The release of ‘Soul’ on Christmas Day was a marvellous thought piece on life and death, told with maturity and grace of Pixar at their very best.
The film is about middle-school band teacher called Joe (Jamie Foxx), who shares a deep passion for Jazz music and dreams about making it as a full-time musician. However, after a near-death experience, Joe finds himself soul-searching in another dimension, where he has to discover what having a ‘Soul’ really means.
The film’s script contains the real magic that the studio has been missing for a few years. The mature themes cleverly blended with the childlike wonder of a Pixar picture help convey the subject. The film benefits from it being a children’s movie, as the wonder and beauty found in life are usually seen the best through a child’s eyes. Everything from the taste of pizza to the leaves on a tree has a mystic quality from the film’s viewpoint helping the audience discover the wonder of life through the film’s images.
‘Soul’ cast also elevates the project massively, Jamie Foxx provides a great voiceover. One of the best comical appearances in the movie comes from Richard Ayoade as a ‘soul searcher’. His dialogue is humorous, witty and completely ironic delivered with the right amount of comical delivery Ayoade is famous for.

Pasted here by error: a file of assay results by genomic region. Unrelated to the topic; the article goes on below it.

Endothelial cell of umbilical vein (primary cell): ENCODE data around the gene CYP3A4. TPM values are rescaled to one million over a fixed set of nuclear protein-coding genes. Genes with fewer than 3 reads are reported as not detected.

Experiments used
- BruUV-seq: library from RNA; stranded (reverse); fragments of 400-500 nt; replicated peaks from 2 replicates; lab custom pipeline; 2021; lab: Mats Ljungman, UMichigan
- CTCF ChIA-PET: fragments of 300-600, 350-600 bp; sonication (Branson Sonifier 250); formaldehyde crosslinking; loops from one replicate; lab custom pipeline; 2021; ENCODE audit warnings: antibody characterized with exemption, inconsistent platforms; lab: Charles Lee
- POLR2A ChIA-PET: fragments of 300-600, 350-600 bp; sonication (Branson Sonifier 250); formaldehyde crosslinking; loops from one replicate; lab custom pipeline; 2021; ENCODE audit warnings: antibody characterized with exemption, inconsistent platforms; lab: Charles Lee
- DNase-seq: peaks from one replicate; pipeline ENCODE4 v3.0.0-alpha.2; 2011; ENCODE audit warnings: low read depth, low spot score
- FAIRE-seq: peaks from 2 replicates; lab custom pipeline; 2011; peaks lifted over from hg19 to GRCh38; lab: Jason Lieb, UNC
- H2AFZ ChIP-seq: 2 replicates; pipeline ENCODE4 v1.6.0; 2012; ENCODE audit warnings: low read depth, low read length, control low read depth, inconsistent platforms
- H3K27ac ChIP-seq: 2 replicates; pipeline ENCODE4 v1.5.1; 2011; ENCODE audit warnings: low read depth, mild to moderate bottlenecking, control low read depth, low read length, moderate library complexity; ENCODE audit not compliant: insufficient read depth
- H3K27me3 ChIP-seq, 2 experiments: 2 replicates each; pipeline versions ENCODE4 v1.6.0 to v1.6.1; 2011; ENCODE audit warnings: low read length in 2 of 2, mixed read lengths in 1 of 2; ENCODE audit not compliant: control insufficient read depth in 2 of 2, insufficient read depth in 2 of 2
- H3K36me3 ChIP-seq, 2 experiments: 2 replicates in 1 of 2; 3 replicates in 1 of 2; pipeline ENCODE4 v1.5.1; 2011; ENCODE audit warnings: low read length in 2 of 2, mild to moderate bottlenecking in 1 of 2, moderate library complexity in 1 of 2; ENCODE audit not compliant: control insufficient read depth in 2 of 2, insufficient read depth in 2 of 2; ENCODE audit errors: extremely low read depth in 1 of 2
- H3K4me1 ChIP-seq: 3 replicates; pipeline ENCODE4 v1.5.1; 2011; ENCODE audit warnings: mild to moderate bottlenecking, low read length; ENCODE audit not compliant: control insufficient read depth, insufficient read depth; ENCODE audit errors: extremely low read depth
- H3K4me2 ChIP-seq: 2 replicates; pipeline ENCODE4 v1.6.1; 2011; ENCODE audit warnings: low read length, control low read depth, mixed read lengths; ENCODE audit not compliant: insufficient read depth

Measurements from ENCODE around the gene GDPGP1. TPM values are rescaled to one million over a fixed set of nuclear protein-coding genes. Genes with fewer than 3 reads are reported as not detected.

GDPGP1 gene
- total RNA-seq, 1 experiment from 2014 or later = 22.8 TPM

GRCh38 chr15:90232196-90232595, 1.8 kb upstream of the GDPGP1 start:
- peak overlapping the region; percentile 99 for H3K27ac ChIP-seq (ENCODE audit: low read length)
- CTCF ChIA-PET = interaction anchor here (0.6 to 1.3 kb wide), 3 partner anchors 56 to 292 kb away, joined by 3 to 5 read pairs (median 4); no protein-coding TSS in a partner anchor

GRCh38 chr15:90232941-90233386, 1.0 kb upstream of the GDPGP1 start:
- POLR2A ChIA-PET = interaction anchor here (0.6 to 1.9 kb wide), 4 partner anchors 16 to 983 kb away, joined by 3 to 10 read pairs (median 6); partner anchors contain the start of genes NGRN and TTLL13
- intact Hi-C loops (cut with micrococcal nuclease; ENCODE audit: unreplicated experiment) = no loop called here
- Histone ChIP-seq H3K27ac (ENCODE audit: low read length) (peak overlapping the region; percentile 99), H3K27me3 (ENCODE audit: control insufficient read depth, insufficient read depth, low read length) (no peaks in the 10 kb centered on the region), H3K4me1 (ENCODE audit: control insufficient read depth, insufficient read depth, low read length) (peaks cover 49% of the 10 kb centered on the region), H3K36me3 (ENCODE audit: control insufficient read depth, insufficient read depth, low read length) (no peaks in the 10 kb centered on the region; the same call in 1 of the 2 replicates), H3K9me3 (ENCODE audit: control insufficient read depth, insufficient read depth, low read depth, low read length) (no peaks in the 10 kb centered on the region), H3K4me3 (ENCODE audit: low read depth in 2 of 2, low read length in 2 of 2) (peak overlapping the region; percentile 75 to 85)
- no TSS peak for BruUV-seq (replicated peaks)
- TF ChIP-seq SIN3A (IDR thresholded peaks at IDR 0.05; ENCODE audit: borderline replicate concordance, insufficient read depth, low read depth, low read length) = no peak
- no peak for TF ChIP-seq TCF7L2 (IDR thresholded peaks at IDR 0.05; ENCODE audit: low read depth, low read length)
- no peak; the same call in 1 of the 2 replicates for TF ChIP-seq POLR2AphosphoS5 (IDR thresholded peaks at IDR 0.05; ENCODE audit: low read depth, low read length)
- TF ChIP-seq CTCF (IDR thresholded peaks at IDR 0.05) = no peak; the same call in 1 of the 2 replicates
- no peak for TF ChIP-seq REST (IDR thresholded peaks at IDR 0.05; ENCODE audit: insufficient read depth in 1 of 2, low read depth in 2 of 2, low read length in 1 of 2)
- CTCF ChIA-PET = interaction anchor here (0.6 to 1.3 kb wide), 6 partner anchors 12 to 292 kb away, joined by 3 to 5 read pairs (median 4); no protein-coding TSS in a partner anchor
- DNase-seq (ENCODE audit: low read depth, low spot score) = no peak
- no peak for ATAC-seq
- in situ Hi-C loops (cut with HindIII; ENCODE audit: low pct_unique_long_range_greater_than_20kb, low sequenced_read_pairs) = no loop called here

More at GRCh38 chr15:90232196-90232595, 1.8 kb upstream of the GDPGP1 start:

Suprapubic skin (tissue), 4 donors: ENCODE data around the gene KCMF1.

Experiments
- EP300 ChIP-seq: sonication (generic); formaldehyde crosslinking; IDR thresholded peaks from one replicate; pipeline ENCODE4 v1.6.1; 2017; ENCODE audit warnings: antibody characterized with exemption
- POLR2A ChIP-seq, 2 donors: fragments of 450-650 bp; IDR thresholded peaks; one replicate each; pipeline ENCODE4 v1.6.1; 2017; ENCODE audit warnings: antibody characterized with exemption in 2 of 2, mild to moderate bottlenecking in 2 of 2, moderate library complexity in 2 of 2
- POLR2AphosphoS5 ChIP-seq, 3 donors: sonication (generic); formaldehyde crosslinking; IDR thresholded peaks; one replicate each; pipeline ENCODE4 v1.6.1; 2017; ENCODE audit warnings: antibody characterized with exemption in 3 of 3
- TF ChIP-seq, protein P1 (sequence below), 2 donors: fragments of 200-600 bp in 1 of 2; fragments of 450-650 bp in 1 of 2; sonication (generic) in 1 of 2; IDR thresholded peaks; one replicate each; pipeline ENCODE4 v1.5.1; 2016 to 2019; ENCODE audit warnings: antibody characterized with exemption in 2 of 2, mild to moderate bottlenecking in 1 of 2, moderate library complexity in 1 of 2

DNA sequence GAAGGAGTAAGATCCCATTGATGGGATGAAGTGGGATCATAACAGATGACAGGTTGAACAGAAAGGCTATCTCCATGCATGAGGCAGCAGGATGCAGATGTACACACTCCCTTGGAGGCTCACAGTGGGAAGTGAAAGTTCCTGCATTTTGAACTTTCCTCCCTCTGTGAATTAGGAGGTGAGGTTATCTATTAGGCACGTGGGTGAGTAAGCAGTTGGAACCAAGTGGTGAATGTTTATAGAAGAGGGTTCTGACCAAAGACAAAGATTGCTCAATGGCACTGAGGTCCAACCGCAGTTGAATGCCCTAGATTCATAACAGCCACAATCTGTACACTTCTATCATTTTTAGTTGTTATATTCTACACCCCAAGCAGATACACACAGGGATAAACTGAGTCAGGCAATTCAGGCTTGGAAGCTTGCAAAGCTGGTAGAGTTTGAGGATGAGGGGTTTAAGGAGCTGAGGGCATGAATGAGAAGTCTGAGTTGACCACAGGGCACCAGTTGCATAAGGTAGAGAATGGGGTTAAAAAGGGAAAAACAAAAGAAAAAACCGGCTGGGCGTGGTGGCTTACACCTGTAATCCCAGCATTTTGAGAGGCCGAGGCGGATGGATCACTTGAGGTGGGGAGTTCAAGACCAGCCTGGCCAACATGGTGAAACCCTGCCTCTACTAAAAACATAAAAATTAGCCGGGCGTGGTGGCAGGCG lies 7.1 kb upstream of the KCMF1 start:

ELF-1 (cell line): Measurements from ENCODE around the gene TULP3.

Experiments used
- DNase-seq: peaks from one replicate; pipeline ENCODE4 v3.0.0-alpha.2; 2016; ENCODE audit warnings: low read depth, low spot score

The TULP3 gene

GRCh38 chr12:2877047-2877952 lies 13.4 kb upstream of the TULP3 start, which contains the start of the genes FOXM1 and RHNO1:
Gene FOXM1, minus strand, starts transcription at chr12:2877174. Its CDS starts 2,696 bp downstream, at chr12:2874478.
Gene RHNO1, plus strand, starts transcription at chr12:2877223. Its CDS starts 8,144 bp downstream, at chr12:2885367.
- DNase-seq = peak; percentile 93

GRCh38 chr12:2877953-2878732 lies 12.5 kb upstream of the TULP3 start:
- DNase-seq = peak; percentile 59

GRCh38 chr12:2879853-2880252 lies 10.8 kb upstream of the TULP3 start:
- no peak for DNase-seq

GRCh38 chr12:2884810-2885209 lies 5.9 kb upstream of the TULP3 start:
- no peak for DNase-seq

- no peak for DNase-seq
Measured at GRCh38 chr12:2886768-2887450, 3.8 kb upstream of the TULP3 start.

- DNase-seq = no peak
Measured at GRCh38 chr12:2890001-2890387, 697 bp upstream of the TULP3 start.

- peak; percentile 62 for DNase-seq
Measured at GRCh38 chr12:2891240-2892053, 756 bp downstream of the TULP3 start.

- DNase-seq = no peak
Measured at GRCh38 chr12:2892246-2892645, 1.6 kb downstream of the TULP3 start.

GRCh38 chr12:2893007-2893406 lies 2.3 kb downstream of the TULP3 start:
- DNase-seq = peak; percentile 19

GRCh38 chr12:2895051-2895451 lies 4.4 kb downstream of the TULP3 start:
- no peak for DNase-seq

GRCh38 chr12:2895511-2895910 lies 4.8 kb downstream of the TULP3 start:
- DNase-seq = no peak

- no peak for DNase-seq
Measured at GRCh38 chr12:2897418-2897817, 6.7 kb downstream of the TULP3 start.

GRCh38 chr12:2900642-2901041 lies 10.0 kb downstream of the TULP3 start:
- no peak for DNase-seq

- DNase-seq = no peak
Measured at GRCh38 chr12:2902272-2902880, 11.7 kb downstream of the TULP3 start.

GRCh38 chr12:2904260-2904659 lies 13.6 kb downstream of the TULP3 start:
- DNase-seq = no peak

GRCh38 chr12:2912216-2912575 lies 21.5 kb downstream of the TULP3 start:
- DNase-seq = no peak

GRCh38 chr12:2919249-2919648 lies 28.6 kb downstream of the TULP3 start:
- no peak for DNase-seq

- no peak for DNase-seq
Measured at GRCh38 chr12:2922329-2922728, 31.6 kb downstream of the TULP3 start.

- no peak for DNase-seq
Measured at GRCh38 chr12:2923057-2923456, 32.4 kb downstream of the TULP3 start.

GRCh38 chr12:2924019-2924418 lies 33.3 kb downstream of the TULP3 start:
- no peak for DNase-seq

The film’s structure, while on first viewing seemed flawed in the third act of the film, is one of the clever ways the screenplay tinkers with the typical Hero’s Journey. The third act is very much metaphor that the end of someone’s journey isn’t where you think it should be or where it will be. Life goes on.
Overall, ‘Soul’ is the most ambitious Pixar project in years, especially after a lot of sequels and somewhat uninspired projects. This film manages to analyse taboo topics of life and death, with the phenomenal awe of the studio’s distinct style and some solid performances by the cast. The last year might not have been a great one for film, but ‘Soul’ is definitely one of the best eggs in the basket.
Words by Jake Morgan